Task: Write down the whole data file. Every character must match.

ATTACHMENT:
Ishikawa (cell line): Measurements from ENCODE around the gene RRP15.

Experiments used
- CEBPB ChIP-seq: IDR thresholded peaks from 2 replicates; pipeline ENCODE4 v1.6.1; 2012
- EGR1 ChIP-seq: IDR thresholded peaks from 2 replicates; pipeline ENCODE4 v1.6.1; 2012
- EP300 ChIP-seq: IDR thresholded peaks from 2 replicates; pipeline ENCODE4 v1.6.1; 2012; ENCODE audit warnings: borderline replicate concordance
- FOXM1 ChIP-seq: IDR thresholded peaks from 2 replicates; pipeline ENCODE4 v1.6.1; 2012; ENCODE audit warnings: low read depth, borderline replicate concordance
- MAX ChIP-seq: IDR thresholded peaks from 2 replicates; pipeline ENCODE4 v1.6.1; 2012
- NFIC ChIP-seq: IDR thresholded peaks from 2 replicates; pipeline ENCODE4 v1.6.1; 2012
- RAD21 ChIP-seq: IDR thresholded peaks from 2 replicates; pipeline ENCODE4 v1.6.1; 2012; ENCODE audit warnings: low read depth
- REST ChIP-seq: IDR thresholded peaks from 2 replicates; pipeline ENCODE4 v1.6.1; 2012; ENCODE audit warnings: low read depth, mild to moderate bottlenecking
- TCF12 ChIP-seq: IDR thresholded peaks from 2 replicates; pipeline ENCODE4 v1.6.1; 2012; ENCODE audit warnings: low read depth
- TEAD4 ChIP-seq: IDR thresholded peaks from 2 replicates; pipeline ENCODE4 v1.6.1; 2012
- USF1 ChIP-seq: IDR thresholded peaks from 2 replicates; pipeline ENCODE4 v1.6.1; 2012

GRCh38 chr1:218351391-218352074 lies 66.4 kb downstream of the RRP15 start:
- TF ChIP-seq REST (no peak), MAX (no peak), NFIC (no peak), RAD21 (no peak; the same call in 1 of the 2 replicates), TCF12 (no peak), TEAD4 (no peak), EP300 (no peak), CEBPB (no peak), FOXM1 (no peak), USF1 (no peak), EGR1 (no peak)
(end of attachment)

Ishikawa (cell line): Measurements from ENCODE around the gene RRP15.

Experiments used
- CEBPB ChIP-seq: IDR thresholded peaks from 2 replicates; pipeline ENCODE4 v1.6.1; 2012
- EGR1 ChIP-seq: IDR thresholded peaks from 2 replicates; pipeline ENCODE4 v1.6.1; 2012
- EP300 ChIP-seq: IDR thresholded peaks from 2 replicates; pipeline ENCODE4 v1.6.1; 2012; ENCODE audit warnings: borderline replicate concordance
- FOXM1 ChIP-seq: IDR thresholded peaks from 2 replicates; pipeline ENCODE4 v1.6.1; 2012; ENCODE audit warnings: low read depth, borderline replicate concordance
- MAX ChIP-seq: IDR thresholded peaks from 2 replicates; pipeline ENCODE4 v1.6.1; 2012
- NFIC ChIP-seq: IDR thresholded peaks from 2 replicates; pipeline ENCODE4 v1.6.1; 2012
- RAD21 ChIP-seq: IDR thresholded peaks from 2 replicates; pipeline ENCODE4 v1.6.1; 2012; ENCODE audit warnings: low read depth
- REST ChIP-seq: IDR thresholded peaks from 2 replicates; pipeline ENCODE4 v1.6.1; 2012; ENCODE audit warnings: low read depth, mild to moderate bottlenecking
- TCF12 ChIP-seq: IDR thresholded peaks from 2 replicates; pipeline ENCODE4 v1.6.1; 2012; ENCODE audit warnings: low read depth
- TEAD4 ChIP-seq: IDR thresholded peaks from 2 replicates; pipeline ENCODE4 v1.6.1; 2012
- USF1 ChIP-seq: IDR thresholded peaks from 2 replicates; pipeline ENCODE4 v1.6.1; 2012

GRCh38 chr1:218351391-218352074 lies 66.4 kb downstream of the RRP15 start:
- TF ChIP-seq REST (no peak), MAX (no peak), NFIC (no peak), RAD21 (no peak; the same call in 1 of the 2 replicates), TCF12 (no peak), TEAD4 (no peak), EP300 (no peak), CEBPB (no peak), FOXM1 (no peak), USF1 (no peak), EGR1 (no peak)